Bruno Pedrosa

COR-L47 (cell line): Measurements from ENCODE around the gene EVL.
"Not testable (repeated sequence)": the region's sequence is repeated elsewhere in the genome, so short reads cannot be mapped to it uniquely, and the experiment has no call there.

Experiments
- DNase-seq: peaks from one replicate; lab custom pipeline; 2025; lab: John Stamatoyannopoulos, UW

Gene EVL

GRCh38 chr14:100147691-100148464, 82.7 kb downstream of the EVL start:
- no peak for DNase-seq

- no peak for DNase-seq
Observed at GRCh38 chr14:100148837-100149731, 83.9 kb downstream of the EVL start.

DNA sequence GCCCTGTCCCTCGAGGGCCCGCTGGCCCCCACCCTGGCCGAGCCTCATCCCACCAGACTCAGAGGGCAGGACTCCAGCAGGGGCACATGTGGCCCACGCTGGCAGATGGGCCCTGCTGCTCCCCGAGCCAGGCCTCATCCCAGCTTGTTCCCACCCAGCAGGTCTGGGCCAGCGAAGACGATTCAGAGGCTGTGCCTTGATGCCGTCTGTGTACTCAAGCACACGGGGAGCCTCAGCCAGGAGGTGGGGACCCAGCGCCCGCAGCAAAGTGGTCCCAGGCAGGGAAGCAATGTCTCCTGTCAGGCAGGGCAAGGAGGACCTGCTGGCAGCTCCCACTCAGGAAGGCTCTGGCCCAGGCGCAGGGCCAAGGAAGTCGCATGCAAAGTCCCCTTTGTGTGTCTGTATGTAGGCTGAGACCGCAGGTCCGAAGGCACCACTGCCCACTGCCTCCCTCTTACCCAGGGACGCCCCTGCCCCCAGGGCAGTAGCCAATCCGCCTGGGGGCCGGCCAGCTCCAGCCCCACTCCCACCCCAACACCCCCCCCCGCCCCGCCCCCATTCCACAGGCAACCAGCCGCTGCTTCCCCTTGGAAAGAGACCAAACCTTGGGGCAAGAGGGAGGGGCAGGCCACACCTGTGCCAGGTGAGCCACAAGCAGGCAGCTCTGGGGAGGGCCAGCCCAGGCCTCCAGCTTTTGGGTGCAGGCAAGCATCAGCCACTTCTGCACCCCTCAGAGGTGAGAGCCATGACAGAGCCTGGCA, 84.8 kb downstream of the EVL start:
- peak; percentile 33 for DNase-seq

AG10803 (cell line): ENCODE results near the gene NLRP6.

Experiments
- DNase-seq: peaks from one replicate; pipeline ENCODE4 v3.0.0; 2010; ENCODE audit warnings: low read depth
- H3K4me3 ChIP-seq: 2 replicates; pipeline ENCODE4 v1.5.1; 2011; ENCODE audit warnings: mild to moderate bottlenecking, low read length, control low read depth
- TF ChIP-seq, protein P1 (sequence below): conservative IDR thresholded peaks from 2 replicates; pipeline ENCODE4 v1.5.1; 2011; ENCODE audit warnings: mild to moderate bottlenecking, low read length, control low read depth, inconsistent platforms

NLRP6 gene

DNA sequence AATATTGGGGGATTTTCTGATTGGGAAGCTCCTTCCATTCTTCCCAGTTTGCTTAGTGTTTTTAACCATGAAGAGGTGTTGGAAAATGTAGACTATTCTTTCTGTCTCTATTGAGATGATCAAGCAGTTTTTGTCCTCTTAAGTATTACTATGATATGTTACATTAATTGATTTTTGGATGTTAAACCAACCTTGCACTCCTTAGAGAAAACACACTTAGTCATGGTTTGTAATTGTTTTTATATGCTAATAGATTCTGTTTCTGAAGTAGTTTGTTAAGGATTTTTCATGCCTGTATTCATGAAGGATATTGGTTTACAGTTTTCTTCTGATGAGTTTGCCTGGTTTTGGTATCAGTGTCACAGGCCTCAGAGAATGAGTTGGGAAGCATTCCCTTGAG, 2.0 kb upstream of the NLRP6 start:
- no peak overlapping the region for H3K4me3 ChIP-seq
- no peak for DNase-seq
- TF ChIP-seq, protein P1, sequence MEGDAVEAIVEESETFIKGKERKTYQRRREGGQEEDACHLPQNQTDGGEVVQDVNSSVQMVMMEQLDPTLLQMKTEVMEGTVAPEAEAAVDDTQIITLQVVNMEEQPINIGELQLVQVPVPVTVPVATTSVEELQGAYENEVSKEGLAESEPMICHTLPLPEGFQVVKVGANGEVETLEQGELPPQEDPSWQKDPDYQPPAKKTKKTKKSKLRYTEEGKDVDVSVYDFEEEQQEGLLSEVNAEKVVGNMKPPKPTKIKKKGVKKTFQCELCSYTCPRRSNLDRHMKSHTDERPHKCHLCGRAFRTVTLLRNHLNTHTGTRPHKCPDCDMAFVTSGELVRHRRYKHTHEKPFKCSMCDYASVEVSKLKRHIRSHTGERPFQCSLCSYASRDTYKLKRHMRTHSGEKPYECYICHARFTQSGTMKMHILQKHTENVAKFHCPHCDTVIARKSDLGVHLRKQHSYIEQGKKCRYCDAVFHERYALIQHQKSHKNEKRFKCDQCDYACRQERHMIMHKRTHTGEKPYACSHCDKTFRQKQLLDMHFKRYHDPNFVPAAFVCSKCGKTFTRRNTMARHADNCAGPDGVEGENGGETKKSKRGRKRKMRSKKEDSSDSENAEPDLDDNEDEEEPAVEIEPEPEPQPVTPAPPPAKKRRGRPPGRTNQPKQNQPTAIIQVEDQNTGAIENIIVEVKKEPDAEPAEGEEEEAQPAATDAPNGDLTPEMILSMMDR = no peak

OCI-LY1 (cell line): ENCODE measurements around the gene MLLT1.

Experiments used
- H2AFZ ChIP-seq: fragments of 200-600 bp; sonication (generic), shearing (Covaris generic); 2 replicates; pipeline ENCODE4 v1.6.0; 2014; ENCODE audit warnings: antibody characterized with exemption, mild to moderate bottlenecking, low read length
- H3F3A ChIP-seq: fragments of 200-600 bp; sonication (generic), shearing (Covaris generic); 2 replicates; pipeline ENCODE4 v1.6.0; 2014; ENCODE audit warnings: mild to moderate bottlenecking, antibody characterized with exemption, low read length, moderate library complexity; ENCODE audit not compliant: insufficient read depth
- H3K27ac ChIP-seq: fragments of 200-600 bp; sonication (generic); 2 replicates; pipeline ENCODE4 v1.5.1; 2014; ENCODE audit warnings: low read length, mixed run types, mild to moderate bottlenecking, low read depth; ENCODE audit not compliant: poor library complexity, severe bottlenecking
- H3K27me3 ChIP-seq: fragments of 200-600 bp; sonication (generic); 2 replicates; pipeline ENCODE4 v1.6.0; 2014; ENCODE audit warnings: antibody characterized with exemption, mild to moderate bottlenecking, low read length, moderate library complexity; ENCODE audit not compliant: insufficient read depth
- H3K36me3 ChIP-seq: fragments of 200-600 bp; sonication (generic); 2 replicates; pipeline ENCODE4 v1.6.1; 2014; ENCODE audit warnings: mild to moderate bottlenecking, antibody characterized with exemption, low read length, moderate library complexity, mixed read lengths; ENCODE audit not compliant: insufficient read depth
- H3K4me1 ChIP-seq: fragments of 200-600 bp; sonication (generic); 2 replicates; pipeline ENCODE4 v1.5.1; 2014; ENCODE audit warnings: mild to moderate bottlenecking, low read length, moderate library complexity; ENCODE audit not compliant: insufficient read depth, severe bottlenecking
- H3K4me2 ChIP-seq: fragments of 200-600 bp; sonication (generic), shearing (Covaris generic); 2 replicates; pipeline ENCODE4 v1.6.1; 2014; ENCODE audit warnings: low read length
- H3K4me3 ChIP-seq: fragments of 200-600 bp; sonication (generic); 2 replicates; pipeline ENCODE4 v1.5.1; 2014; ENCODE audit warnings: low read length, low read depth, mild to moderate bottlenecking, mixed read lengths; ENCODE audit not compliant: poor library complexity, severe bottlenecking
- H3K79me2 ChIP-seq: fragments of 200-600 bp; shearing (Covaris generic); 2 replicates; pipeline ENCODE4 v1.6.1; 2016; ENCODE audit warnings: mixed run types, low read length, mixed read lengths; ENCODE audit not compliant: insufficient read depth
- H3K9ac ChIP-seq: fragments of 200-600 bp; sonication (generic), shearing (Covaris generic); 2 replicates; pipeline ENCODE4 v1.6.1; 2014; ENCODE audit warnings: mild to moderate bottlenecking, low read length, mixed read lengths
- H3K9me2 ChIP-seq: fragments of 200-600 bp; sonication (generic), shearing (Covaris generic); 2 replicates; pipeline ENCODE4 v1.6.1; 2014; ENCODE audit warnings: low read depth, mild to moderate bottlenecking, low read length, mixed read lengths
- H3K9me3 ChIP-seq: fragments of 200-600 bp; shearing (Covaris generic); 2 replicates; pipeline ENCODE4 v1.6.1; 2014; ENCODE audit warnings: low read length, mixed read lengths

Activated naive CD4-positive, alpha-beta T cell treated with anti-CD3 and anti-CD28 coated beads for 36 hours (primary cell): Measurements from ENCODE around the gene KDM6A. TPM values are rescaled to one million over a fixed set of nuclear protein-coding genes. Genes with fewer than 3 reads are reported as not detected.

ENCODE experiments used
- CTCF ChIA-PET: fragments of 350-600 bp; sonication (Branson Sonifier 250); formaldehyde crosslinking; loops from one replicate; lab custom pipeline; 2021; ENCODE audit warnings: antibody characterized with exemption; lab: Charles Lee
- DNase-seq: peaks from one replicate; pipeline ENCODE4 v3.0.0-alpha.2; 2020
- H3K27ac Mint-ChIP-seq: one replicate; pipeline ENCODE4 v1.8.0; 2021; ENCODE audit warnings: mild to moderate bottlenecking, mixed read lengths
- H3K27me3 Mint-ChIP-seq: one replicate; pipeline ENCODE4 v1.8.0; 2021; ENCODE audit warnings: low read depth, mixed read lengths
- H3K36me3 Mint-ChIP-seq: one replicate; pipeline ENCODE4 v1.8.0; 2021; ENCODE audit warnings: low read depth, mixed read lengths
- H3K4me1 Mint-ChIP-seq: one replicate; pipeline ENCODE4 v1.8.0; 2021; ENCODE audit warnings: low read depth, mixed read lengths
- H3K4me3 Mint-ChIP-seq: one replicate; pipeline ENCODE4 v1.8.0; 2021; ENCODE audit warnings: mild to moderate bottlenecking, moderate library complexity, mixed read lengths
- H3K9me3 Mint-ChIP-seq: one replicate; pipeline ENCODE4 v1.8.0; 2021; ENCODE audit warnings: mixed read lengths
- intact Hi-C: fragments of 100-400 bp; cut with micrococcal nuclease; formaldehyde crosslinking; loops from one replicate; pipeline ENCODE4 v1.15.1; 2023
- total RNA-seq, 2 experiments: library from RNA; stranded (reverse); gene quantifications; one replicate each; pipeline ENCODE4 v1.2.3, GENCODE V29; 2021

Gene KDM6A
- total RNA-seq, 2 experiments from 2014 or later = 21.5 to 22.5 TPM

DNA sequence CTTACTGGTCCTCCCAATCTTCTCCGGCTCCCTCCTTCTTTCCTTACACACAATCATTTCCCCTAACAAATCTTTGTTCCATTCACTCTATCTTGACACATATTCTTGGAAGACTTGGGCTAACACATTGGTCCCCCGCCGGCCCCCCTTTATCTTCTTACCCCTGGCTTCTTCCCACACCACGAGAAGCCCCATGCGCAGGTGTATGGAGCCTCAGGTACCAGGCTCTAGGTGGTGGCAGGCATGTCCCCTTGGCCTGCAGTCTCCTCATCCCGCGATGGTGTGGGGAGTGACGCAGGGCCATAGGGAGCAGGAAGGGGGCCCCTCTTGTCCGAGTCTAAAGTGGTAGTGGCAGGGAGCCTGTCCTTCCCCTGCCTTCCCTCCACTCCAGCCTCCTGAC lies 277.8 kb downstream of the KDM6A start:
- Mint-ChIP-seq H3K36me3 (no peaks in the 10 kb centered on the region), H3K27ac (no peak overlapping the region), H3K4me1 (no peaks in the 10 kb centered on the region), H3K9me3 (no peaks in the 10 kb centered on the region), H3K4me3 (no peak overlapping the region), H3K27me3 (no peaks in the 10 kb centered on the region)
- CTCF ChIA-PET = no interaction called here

Brazil, 1950